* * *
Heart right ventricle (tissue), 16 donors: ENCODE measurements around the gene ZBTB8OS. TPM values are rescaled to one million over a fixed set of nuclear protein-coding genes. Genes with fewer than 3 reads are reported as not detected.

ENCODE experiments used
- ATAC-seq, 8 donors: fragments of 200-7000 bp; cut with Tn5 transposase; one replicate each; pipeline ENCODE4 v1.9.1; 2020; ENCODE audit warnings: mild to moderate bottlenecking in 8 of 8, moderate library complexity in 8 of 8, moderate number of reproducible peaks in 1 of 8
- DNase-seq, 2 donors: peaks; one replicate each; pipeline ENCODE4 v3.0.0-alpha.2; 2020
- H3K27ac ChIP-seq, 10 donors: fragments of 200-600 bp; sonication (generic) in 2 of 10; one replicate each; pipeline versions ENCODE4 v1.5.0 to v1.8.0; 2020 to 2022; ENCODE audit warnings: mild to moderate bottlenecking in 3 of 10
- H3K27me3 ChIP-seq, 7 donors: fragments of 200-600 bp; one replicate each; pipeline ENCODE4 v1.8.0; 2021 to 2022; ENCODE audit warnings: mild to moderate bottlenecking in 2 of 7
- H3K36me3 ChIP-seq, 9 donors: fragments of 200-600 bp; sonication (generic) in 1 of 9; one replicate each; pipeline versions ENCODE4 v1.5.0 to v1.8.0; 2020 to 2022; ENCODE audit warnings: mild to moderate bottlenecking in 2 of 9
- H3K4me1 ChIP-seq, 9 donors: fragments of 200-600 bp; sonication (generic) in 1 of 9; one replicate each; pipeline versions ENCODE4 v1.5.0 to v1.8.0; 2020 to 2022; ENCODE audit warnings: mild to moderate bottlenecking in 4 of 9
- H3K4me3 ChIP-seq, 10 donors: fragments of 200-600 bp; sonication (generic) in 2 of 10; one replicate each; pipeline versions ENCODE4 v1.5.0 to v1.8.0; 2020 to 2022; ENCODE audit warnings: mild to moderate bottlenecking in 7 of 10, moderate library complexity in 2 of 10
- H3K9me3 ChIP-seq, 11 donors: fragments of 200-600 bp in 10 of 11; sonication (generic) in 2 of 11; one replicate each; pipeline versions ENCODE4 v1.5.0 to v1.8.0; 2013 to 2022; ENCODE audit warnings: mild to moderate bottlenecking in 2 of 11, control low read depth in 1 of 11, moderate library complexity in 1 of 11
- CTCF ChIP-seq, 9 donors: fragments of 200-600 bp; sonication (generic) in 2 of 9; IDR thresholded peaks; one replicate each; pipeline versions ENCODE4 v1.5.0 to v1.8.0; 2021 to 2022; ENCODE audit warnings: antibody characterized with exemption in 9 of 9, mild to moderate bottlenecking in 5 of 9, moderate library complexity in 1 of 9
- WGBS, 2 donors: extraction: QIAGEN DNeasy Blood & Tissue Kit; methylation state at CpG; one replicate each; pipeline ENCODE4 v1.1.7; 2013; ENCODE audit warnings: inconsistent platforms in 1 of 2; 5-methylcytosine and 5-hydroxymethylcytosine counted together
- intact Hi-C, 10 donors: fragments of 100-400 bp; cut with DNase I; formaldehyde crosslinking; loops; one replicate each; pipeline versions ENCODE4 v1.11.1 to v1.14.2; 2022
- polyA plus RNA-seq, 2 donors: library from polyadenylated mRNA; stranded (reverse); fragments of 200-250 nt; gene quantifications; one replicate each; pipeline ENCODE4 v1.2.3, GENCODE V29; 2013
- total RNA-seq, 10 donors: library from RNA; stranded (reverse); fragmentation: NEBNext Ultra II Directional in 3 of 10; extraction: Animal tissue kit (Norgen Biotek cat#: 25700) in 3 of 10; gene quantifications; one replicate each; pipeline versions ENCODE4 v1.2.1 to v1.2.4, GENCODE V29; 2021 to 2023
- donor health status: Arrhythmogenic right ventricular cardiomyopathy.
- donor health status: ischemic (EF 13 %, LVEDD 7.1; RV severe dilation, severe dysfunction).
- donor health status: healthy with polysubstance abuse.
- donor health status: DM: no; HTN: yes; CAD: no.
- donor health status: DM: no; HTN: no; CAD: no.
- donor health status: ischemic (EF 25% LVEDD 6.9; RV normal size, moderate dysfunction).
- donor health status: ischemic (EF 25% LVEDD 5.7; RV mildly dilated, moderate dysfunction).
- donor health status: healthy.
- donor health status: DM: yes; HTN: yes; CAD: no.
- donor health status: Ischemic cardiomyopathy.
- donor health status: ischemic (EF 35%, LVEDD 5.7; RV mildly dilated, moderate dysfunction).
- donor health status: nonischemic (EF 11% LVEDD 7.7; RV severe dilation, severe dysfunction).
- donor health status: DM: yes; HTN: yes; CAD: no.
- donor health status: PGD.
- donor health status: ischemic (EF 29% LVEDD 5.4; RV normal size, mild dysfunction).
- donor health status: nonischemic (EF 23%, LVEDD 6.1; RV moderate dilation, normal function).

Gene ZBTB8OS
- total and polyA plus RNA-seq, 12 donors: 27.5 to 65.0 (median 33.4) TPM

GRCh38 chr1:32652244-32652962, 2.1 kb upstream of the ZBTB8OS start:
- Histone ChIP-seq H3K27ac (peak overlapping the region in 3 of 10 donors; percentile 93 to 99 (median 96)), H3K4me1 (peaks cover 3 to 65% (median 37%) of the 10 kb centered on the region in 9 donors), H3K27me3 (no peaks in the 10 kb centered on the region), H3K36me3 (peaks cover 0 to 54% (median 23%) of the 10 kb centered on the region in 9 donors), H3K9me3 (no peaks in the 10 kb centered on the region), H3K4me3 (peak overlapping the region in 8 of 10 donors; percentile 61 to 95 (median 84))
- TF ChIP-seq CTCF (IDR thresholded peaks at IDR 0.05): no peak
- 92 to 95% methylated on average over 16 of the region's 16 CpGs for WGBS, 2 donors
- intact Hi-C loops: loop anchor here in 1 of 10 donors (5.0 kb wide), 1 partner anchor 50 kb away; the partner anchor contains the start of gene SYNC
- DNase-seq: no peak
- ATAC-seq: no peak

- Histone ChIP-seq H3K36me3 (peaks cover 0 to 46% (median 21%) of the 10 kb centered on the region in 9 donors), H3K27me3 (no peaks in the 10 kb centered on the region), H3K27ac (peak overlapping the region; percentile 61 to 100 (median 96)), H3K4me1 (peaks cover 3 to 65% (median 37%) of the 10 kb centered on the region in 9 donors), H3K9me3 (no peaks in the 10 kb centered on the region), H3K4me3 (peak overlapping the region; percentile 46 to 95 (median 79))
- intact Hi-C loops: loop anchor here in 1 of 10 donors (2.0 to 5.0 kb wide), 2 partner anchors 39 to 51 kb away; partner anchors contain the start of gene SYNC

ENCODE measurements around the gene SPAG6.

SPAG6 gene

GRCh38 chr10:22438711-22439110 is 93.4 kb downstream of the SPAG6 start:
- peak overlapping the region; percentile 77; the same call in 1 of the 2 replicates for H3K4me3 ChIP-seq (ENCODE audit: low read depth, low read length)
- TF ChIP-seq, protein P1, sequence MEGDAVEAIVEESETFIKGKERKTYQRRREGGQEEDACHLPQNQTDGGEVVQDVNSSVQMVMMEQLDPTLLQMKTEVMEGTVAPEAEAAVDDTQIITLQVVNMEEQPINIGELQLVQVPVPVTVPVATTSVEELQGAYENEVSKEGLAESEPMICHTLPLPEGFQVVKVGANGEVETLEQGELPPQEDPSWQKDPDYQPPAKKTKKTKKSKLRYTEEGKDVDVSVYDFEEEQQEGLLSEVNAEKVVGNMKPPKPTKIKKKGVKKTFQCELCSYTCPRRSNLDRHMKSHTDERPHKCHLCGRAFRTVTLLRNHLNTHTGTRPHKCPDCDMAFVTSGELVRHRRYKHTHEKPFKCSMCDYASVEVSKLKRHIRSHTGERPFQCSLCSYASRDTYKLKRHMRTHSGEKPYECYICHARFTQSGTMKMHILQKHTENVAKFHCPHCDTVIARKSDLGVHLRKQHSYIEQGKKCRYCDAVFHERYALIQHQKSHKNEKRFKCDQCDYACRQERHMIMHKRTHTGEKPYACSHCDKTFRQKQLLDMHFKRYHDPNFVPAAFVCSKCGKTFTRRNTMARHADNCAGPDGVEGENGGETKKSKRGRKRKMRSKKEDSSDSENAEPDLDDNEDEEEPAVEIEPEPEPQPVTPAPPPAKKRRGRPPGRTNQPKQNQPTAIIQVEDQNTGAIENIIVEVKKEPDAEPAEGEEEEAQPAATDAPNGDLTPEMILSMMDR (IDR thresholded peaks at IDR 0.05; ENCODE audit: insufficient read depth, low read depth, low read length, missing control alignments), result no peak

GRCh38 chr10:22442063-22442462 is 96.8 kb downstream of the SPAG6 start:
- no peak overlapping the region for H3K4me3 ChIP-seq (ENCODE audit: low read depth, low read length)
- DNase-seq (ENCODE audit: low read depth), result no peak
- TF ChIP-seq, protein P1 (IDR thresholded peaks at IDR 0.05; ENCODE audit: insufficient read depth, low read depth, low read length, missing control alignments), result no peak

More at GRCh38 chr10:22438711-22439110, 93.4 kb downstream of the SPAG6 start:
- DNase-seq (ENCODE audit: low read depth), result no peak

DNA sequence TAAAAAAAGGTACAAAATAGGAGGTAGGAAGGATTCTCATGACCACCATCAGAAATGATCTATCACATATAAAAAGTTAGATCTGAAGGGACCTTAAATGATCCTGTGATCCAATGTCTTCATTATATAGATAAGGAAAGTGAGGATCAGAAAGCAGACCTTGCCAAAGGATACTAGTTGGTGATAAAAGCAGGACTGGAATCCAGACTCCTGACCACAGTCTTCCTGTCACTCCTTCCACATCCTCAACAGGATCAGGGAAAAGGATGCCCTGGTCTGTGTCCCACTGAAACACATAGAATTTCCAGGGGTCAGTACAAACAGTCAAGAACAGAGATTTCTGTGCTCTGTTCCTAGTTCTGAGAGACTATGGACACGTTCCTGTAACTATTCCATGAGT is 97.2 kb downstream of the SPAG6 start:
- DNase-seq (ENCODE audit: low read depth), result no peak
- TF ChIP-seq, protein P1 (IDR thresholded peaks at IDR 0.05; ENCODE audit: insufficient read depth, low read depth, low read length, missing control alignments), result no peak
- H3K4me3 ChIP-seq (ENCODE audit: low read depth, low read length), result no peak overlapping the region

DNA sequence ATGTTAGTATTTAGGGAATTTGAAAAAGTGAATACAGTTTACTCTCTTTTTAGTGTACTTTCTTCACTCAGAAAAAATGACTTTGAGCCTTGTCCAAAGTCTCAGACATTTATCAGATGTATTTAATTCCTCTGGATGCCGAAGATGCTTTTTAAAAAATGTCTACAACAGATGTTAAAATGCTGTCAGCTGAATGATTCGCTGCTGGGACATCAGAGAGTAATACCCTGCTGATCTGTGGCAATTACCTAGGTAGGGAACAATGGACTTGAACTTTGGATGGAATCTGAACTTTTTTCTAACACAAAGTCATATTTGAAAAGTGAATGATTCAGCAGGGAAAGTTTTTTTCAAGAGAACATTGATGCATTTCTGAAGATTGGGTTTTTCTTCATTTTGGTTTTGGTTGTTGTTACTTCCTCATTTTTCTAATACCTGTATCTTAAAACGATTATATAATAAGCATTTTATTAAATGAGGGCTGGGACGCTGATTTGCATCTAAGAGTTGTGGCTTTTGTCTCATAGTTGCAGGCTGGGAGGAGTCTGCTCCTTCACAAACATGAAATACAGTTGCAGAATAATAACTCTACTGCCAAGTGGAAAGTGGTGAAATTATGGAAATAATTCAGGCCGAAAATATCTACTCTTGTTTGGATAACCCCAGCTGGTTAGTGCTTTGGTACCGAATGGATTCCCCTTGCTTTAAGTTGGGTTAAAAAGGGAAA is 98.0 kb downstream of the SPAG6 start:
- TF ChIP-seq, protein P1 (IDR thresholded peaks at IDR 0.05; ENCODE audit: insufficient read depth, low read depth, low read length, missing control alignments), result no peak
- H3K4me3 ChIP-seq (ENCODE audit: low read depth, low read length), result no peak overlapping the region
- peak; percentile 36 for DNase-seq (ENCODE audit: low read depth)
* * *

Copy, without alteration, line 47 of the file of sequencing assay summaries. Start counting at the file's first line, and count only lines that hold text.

- TF ChIP-seq, protein P1, sequence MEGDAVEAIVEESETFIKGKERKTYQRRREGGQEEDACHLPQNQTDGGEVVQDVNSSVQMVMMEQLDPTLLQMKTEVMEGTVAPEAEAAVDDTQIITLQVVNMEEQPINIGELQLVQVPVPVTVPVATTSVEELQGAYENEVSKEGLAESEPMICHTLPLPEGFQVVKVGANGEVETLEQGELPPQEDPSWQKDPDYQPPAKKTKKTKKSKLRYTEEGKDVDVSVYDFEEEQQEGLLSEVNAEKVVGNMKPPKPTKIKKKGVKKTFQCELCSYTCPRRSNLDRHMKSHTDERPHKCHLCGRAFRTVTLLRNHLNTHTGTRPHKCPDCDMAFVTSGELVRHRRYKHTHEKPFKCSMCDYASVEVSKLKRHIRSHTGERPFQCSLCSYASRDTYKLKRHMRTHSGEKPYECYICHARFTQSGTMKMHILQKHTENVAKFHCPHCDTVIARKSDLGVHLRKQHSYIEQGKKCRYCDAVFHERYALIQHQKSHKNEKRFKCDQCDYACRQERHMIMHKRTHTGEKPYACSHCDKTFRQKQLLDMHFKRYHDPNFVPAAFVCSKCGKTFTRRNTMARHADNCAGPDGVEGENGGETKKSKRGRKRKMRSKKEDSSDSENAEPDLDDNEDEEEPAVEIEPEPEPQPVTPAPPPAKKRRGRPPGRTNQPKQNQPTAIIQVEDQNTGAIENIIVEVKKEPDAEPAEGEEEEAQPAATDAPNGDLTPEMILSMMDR (IDR thresholded peaks at IDR 0.05; ENCODE audit: insufficient read depth, low read depth, low read length, missing control alignments), result no peak